Senate Majority Leader Mitch McConnell, R-Ky., introduced a pared-down version of legislation to repeal ObamaCare late Thursday as lawmakers prepared to launch into a marathon “vote-a-rama” amid intense disagreements inside the congressional GOP.
McConnell's revised plan, nicknamed the "skinny repeal," would scrap key provisions of the 2010 Affordable Care Act, including the individual and employer mandate to purchase health insurance or risk fines. It also suspends a tax on medical devices, denies funding to Planned Parenthood, and allows states to seek waivers from consumer protections in the Affordable Care Act.
"The American people have suffered under Obamacare for too long," McConnell said on the Senate floor. "It’s time to end the failed status quo. It’s time to send legislation to the president that will finally move our country beyond the failures of Obamacare."
Complicating matters is the fact that several GOP senators have said they are only willing to vote for "skinny repeal" on the condition that the House would not approve it and send it to President Donald Trump for his signature. Instead, they are demanding House-Senate talks aimed at producing a wider-ranging measure.
"This is nuclear-grade bonkers, what's going on here tonight," said Sen. Chris Murphy, D-Conn., of the GOP's plans.
"We're in the twilight zone of legislating," added Sen. Claire McCaskill, D-Mo.,
House Speaker Paul Ryan, R-Wis., sent senators a statement saying that if "moving forward" requires talks with the Senate, the House would be "willing" to do so. But shortly afterward, his words received varied responses from three GOP senators who'd insisted on a clear commitment from Ryan.
"Not sufficient," said Sen. John McCain, R-Ariz., who returned to the Capitol Tuesday to provide a pivotal vote that allowed the Senate to begin debating the health care bill, a paramount priority for Trump and the GOP. The 80-year-old McCain had been home in Arizona trying to decide on treatment options for brain cancer.
Sen. Lindsey Graham, R-S.C., initially said "not yet" when asked if he was ready to vote for the scaled-back Senate bill. But later, he told reporters that Ryan had assured him and others in a phone conversation that the House would hold talks with the Senate.
"I feel comfortable personally. I know Paul; he's a man of his word," said Graham.
"Let's see how everything turns out here, guys," Sen. Ron Johnson, R-Wis., told reporters.
The final spree of amendment votes could drift into the wee hours of the night -- and make clear whether the GOP-controlled Congress has any path for passing even a pared-down repeal measure.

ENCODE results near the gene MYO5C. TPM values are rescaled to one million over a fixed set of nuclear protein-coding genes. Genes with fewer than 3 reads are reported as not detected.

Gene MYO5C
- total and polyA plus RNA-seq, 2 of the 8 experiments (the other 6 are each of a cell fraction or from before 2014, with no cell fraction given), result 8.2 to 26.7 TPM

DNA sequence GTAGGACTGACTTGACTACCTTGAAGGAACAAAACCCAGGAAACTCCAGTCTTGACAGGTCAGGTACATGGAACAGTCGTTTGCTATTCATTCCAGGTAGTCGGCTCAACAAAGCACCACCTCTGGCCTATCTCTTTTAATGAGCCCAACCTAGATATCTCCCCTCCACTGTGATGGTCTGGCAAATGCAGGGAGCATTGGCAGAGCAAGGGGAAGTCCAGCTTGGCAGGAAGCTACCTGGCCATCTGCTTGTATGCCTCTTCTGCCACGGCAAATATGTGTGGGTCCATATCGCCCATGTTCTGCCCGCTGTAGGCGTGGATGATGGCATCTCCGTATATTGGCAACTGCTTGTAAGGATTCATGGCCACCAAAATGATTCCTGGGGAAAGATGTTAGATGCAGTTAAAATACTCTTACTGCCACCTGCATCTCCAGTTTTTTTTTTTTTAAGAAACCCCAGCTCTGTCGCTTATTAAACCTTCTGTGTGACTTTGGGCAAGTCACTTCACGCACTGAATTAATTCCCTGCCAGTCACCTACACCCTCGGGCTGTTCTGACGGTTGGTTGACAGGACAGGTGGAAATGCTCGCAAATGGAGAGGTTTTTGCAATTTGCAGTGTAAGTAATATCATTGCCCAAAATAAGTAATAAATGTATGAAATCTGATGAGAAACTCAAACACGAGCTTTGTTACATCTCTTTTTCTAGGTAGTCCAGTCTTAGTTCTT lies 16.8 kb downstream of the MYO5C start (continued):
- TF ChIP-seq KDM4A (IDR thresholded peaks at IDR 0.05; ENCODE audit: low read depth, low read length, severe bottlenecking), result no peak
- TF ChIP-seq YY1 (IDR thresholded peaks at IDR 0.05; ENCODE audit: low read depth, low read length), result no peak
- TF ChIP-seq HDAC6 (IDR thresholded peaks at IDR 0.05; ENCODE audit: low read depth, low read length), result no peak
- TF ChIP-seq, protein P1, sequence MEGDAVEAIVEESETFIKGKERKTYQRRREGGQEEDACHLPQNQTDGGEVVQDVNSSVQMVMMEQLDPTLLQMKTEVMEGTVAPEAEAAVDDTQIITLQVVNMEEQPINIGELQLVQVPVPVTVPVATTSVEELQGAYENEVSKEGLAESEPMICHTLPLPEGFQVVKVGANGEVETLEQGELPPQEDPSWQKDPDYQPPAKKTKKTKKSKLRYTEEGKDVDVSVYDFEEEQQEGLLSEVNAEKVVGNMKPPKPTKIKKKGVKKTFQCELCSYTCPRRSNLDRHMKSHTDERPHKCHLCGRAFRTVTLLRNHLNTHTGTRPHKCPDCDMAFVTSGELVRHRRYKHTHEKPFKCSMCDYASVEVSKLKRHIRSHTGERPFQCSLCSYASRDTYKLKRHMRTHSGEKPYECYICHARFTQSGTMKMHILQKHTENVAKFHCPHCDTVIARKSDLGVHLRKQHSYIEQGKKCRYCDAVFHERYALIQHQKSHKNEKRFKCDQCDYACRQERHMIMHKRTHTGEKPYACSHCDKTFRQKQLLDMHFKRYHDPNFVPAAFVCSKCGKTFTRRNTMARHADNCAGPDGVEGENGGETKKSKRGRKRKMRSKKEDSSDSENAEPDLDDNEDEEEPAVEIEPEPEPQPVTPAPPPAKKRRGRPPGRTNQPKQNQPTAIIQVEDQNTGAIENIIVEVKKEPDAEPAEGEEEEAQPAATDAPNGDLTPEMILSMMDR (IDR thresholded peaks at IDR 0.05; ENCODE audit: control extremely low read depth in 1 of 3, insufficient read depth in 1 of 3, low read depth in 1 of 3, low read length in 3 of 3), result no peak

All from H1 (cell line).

Vice President Mike Pence is expected to be on Capitol Hill after midnight, in case he's needed to break a tie -- as he was earlier this week.
Republicans have 52 seats in the Senate. McConnell can lose only two Republican votes if all Democrats vote against the effort and Pence breaks a tie.
President Trump, who has been pushing Senate Republicans to pass some sort of health care legislation, tweeted encouragement to senators Thursday morning.
“Come on Republican Senators, you can do it on Healthcare,” Trump said. “After 7 years, this is your chance to shine! Don't let the American people down!”
Earlier Thursday, Montana Republican Sen. Steve Daines offered a “single payer” health care amendment in order to get some Democrats on the record in support of the government-run health care system liberals like Sen. Bernie Sanders support.
"I do not support a single-payer system, but I believe Americans deserve to see us debate different ideas, which is why I am bringing forward this amendment,” Daines said. “It’s time for every senator to go on the record on whether or not they support a single-payer healthcare system.”
The amendment failed 57-0. No Democrats voted for it -- 43 of them voted "present."
Senate Republicans drafted their first repeal measure of this session several months ago. But the Senate has struggled to pass any measure that repeals or replaces ObamaCare, even as Republicans have repeatedly watered down legislation to try to win over its divided caucus.
Fox News’ Chad Pergram and the Associated Press contributed to this report.